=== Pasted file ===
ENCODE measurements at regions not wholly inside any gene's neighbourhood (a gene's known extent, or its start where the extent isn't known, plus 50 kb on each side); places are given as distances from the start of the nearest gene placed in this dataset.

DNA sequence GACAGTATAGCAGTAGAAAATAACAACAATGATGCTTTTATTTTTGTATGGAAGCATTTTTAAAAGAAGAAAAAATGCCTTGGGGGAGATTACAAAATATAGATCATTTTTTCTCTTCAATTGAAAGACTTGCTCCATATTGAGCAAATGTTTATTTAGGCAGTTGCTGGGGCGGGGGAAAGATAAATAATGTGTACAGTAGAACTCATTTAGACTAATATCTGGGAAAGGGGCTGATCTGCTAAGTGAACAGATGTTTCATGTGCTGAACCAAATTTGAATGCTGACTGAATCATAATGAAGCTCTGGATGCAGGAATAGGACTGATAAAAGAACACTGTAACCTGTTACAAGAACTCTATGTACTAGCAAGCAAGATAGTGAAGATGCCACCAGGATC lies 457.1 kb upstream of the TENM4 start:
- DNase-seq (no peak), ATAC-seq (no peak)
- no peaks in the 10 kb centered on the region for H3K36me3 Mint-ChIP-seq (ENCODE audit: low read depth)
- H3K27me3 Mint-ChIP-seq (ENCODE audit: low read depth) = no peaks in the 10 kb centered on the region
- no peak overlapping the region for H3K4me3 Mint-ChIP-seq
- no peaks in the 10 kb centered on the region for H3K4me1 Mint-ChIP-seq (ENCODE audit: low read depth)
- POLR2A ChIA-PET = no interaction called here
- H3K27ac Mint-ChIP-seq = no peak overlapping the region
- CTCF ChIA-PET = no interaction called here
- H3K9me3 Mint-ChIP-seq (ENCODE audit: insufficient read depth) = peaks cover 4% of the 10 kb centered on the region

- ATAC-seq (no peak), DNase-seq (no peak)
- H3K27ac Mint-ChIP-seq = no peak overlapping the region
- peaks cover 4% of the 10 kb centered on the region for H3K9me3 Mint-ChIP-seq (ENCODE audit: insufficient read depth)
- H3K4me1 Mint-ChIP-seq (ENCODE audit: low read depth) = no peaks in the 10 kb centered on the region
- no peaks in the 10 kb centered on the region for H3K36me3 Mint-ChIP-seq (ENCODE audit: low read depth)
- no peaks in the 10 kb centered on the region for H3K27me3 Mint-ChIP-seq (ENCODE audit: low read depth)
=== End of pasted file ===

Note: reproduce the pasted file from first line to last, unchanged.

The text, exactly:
ENCODE measurements at regions not wholly inside any gene's neighbourhood (a gene's known extent, or its start where the extent isn't known, plus 50 kb on each side); places are given as distances from the start of the nearest gene placed in this dataset.

DNA sequence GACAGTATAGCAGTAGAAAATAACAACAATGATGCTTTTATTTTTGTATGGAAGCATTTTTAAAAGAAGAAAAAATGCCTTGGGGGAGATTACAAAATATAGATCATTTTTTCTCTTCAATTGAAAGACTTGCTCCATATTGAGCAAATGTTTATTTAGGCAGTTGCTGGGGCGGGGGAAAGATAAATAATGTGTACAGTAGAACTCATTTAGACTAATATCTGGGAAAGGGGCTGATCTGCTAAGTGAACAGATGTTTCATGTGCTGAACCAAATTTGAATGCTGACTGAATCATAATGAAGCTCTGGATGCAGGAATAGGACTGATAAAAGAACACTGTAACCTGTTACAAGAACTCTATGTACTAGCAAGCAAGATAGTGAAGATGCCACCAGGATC lies 457.1 kb upstream of the TENM4 start:
- DNase-seq (no peak), ATAC-seq (no peak)
- no peaks in the 10 kb centered on the region for H3K36me3 Mint-ChIP-seq (ENCODE audit: low read depth)
- H3K27me3 Mint-ChIP-seq (ENCODE audit: low read depth) = no peaks in the 10 kb centered on the region
- no peak overlapping the region for H3K4me3 Mint-ChIP-seq
- no peaks in the 10 kb centered on the region for H3K4me1 Mint-ChIP-seq (ENCODE audit: low read depth)
- POLR2A ChIA-PET = no interaction called here
- H3K27ac Mint-ChIP-seq = no peak overlapping the region
- CTCF ChIA-PET = no interaction called here
- H3K9me3 Mint-ChIP-seq (ENCODE audit: insufficient read depth) = peaks cover 4% of the 10 kb centered on the region

- ATAC-seq (no peak), DNase-seq (no peak)
- H3K27ac Mint-ChIP-seq = no peak overlapping the region
- peaks cover 4% of the 10 kb centered on the region for H3K9me3 Mint-ChIP-seq (ENCODE audit: insufficient read depth)
- H3K4me1 Mint-ChIP-seq (ENCODE audit: low read depth) = no peaks in the 10 kb centered on the region
- no peaks in the 10 kb centered on the region for H3K36me3 Mint-ChIP-seq (ENCODE audit: low read depth)
- no peaks in the 10 kb centered on the region for H3K27me3 Mint-ChIP-seq (ENCODE audit: low read depth)